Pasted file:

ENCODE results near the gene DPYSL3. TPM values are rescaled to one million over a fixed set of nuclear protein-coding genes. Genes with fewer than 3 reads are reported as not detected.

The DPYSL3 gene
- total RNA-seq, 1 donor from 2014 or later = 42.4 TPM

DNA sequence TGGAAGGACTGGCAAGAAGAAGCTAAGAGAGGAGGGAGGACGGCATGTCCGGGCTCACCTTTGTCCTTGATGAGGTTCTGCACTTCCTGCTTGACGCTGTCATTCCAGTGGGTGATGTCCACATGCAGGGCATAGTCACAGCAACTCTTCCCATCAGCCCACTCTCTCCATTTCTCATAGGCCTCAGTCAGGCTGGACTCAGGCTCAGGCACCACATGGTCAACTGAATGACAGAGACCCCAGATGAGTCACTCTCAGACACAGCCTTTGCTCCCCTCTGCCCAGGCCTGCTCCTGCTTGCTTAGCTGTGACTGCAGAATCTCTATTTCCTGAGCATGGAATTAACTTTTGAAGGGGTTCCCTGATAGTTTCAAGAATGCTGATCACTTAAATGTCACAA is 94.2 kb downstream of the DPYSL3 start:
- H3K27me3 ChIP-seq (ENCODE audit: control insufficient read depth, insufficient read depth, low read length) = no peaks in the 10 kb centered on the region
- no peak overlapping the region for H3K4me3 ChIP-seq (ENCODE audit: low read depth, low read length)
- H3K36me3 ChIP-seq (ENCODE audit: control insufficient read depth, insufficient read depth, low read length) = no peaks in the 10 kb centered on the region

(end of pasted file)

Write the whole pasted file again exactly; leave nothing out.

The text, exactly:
ENCODE results near the gene DPYSL3. TPM values are rescaled to one million over a fixed set of nuclear protein-coding genes. Genes with fewer than 3 reads are reported as not detected.

The DPYSL3 gene
- total RNA-seq, 1 donor from 2014 or later = 42.4 TPM

DNA sequence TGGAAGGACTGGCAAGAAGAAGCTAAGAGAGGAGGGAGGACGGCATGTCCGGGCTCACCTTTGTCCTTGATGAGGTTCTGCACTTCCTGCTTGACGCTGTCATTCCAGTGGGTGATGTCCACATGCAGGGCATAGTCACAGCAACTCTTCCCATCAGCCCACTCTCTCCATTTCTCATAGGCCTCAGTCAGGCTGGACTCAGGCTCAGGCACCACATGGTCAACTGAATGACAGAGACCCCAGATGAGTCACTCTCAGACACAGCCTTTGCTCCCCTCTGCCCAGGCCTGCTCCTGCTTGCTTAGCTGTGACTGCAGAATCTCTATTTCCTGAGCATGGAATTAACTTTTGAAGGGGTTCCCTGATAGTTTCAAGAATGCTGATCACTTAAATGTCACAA is 94.2 kb downstream of the DPYSL3 start:
- H3K27me3 ChIP-seq (ENCODE audit: control insufficient read depth, insufficient read depth, low read length) = no peaks in the 10 kb centered on the region
- no peak overlapping the region for H3K4me3 ChIP-seq (ENCODE audit: low read depth, low read length)
- H3K36me3 ChIP-seq (ENCODE audit: control insufficient read depth, insufficient read depth, low read length) = no peaks in the 10 kb centered on the region